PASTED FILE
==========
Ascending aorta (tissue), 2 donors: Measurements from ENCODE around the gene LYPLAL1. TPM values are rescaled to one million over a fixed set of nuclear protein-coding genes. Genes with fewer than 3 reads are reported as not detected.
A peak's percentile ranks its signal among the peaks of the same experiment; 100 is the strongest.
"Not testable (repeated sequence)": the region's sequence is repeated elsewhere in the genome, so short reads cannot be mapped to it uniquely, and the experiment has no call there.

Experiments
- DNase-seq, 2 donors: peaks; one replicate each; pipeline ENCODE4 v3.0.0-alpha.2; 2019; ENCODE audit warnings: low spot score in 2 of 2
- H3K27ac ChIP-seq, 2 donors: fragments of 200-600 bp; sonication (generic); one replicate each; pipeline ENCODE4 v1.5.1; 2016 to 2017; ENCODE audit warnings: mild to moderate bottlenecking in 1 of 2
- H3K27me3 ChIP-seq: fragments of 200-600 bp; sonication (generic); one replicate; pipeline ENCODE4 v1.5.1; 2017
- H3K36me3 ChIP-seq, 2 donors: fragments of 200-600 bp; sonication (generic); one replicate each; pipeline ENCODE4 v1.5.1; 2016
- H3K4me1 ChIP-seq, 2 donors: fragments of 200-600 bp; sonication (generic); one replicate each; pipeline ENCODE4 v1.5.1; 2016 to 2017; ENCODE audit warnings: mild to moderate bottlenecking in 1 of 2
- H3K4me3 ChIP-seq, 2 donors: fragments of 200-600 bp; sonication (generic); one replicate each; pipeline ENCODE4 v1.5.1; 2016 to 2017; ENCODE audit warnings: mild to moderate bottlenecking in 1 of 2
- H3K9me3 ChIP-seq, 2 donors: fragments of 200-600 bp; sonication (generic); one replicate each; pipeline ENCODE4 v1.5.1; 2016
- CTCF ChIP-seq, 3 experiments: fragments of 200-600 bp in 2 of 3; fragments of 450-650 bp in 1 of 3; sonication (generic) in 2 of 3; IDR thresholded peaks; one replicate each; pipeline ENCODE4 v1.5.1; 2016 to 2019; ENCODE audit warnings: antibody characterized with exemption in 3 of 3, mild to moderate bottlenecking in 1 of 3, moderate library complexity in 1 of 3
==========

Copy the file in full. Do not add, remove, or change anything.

Ascending aorta (tissue), 2 donors: Measurements from ENCODE around the gene LYPLAL1. TPM values are rescaled to one million over a fixed set of nuclear protein-coding genes. Genes with fewer than 3 reads are reported as not detected.
A peak's percentile ranks its signal among the peaks of the same experiment; 100 is the strongest.
"Not testable (repeated sequence)": the region's sequence is repeated elsewhere in the genome, so short reads cannot be mapped to it uniquely, and the experiment has no call there.

Experiments
- DNase-seq, 2 donors: peaks; one replicate each; pipeline ENCODE4 v3.0.0-alpha.2; 2019; ENCODE audit warnings: low spot score in 2 of 2
- H3K27ac ChIP-seq, 2 donors: fragments of 200-600 bp; sonication (generic); one replicate each; pipeline ENCODE4 v1.5.1; 2016 to 2017; ENCODE audit warnings: mild to moderate bottlenecking in 1 of 2
- H3K27me3 ChIP-seq: fragments of 200-600 bp; sonication (generic); one replicate; pipeline ENCODE4 v1.5.1; 2017
- H3K36me3 ChIP-seq, 2 donors: fragments of 200-600 bp; sonication (generic); one replicate each; pipeline ENCODE4 v1.5.1; 2016
- H3K4me1 ChIP-seq, 2 donors: fragments of 200-600 bp; sonication (generic); one replicate each; pipeline ENCODE4 v1.5.1; 2016 to 2017; ENCODE audit warnings: mild to moderate bottlenecking in 1 of 2
- H3K4me3 ChIP-seq, 2 donors: fragments of 200-600 bp; sonication (generic); one replicate each; pipeline ENCODE4 v1.5.1; 2016 to 2017; ENCODE audit warnings: mild to moderate bottlenecking in 1 of 2
- H3K9me3 ChIP-seq, 2 donors: fragments of 200-600 bp; sonication (generic); one replicate each; pipeline ENCODE4 v1.5.1; 2016
- CTCF ChIP-seq, 3 experiments: fragments of 200-600 bp in 2 of 3; fragments of 450-650 bp in 1 of 3; sonication (generic) in 2 of 3; IDR thresholded peaks; one replicate each; pipeline ENCODE4 v1.5.1; 2016 to 2019; ENCODE audit warnings: antibody characterized with exemption in 3 of 3, mild to moderate bottlenecking in 1 of 3, moderate library complexity in 1 of 3